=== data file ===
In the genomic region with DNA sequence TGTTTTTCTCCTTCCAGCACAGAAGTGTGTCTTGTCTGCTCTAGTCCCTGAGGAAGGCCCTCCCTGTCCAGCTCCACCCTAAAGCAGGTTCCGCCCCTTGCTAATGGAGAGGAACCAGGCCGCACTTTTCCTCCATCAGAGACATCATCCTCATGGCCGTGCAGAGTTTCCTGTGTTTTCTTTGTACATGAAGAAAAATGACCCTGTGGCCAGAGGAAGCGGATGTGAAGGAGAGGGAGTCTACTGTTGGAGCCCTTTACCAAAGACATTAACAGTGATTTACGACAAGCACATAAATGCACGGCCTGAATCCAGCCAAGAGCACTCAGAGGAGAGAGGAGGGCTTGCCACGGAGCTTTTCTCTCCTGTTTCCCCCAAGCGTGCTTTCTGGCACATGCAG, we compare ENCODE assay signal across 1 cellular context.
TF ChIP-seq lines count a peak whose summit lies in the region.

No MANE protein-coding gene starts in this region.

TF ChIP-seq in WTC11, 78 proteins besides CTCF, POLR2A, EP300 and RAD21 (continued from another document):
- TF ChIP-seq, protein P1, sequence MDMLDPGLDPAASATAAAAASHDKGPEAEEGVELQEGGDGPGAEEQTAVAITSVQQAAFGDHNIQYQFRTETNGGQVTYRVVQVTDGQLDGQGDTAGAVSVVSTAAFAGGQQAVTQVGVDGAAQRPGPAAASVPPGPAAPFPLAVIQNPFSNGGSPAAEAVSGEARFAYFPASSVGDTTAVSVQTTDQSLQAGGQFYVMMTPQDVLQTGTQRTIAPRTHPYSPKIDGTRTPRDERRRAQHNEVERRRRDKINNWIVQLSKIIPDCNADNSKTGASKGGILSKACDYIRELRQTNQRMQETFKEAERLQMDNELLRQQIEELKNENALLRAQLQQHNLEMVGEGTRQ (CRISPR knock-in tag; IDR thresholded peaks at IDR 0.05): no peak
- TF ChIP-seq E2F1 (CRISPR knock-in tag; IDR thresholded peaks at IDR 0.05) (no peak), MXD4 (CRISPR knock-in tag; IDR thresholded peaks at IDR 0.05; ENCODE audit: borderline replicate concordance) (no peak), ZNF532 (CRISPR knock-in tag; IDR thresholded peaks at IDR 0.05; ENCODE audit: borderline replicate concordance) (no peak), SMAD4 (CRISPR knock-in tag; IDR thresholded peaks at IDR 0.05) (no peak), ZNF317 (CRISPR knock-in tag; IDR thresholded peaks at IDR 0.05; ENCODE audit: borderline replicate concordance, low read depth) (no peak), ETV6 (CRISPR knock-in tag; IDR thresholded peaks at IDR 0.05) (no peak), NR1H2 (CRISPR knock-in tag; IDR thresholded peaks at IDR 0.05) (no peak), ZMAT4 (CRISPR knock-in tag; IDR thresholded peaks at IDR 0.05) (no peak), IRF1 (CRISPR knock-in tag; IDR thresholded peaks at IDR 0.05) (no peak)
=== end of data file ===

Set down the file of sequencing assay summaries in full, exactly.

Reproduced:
In the genomic region with DNA sequence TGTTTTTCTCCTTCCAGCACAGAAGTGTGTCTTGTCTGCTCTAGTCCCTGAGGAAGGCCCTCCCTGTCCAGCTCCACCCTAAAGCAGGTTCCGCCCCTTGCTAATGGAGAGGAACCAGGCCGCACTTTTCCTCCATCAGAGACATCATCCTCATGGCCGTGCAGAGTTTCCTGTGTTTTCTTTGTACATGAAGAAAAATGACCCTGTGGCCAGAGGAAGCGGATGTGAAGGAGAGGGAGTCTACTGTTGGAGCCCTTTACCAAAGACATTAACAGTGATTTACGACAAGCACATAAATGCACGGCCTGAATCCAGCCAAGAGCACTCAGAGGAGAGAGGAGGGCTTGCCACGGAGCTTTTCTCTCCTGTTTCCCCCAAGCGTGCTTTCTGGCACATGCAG, we compare ENCODE assay signal across 1 cellular context.
TF ChIP-seq lines count a peak whose summit lies in the region.

No MANE protein-coding gene starts in this region.

TF ChIP-seq in WTC11, 78 proteins besides CTCF, POLR2A, EP300 and RAD21 (continued from another document):
- TF ChIP-seq, protein P1, sequence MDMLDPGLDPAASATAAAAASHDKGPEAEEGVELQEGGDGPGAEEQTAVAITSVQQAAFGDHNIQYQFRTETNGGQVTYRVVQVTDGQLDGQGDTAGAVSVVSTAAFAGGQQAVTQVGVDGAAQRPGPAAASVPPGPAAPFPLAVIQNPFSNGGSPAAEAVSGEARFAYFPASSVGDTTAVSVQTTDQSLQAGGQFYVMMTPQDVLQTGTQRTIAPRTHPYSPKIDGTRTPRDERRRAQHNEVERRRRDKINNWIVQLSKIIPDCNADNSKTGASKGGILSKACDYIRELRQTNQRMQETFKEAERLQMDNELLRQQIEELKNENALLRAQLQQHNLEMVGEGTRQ (CRISPR knock-in tag; IDR thresholded peaks at IDR 0.05): no peak
- TF ChIP-seq E2F1 (CRISPR knock-in tag; IDR thresholded peaks at IDR 0.05) (no peak), MXD4 (CRISPR knock-in tag; IDR thresholded peaks at IDR 0.05; ENCODE audit: borderline replicate concordance) (no peak), ZNF532 (CRISPR knock-in tag; IDR thresholded peaks at IDR 0.05; ENCODE audit: borderline replicate concordance) (no peak), SMAD4 (CRISPR knock-in tag; IDR thresholded peaks at IDR 0.05) (no peak), ZNF317 (CRISPR knock-in tag; IDR thresholded peaks at IDR 0.05; ENCODE audit: borderline replicate concordance, low read depth) (no peak), ETV6 (CRISPR knock-in tag; IDR thresholded peaks at IDR 0.05) (no peak), NR1H2 (CRISPR knock-in tag; IDR thresholded peaks at IDR 0.05) (no peak), ZMAT4 (CRISPR knock-in tag; IDR thresholded peaks at IDR 0.05) (no peak), IRF1 (CRISPR knock-in tag; IDR thresholded peaks at IDR 0.05) (no peak)